Staff Report , Paper 520

Working Paper
Mortgage Borrowing and the Boom-Bust Cycle in Consumption and Residential Investment

This paper studies the transmission of the major shocks in the U.S. housing market in the 2000s to consumption and residential investment. Using geographically disaggregated data, I show that residential investment is more responsive to these shocks than consumption, as measured by elasticities and the implied contributions to GDP growth. I develop a structural life-cycle model featuring multiple types of housing investment to understand the large responses of residential investment. Consistent with the microdata, the model generates lumpy debt accumulation, lumpy housing investment and a ...
Working Papers , Paper 2103

Health spending slowed down in spite of the crisis

We exploit plausibly exogenous regulatory changes in the mortgage lending market to estimate causal effects of the financial boom and bust on personal income in the health sector. We find that counties that were exogenously more exposed to the crisis because of the regulatory reforms experienced a greater rise in the size of the health sector over the course of the boom and the bust relative to control counties, with the differential persisting through the recovery. We provide suggestive evidence that increased mortality during the bust and greater capital investment during the boom ...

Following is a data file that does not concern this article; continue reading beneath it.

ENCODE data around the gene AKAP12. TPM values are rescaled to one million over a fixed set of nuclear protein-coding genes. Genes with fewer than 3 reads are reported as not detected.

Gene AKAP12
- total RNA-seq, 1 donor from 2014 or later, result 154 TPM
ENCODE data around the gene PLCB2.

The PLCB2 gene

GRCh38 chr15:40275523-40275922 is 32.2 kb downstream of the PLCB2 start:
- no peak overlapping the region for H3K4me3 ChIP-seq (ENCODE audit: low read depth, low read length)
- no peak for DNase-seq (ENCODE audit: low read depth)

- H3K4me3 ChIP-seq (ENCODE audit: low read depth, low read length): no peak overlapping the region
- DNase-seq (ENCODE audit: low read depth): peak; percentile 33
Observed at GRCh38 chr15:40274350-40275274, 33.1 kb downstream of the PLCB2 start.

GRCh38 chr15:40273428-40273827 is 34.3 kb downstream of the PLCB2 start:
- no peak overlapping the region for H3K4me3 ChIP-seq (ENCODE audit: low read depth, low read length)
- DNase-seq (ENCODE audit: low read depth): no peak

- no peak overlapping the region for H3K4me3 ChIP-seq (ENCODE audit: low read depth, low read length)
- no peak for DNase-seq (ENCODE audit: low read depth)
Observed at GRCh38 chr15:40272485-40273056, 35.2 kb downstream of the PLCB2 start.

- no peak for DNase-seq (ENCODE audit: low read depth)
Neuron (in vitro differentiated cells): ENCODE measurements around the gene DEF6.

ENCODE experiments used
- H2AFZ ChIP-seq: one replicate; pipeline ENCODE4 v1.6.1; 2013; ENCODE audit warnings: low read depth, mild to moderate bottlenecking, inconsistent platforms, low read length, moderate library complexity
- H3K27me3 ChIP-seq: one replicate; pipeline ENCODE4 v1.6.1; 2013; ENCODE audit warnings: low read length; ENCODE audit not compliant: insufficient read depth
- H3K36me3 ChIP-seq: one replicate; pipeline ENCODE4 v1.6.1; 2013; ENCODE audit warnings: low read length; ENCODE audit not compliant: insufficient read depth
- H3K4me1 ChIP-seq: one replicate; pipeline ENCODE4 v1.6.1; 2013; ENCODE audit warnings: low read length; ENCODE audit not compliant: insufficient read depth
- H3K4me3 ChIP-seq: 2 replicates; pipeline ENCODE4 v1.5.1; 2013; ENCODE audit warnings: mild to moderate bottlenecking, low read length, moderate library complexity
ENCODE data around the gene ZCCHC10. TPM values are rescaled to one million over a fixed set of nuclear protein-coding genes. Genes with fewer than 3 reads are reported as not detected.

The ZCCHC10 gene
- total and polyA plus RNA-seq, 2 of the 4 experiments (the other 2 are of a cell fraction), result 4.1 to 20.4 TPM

Staff Reports , Paper 781

Working Paper
The effects of government spending on real exchange rates: evidence from military spending panel data

Using panel data on military spending for 125 countries, we document new facts about the effects of changes in government purchases on the real exchange rate, consumption, and current accounts in both advanced and developing countries. While an increase in government purchases causes real exchange rates to appreciate and increases consumption significantly in developing countries, it causes real exchange rates to depreciate and decreases consumption in advanced countries. The current account deteriorates in both groups of countries. These findings are not consistent with standard ...
Working Papers , Paper 16-14

Working Paper
The Sine Aggregatio Approach to Applied Macro

We develop a method to use disaggregate data to conduct causal inference in macroeconomics. The approach permits one to infer the aggregate effect of a macro treatment using regional outcome data and a valid instrument. We estimate a macro effect without (sine) the aggregation (aggregatio) of the outcome variable. We exploit cross-series parameter restrictions to increase precision relative to traditional, aggregate series estimates and provide a method to assess robustness to modest departures from these restrictions. We illustrate our method via estimating the jobs effect of oil price ...
Working Papers , Paper 2022-014


FILTER BY Content Type


Knotek, Edward S. 10 items

Dogra, Keshav 7 items

Gorodnichenko, Yuriy 5 items

Meyer, Brent 5 items

Schoenle, Raphael 5 items

Topa, Giorgio 5 items

show more (199)

FILTER BY Jel Classification

E5 26 items

E4 21 items

E2 14 items

F4 12 items

E1 9 items

show more (95)

FILTER BY Keywords

business cycles 12 items

inflation 9 items

monetary policy 7 items

COVID-19 5 items

prices 5 items

rational inattention 4 items

show more (316)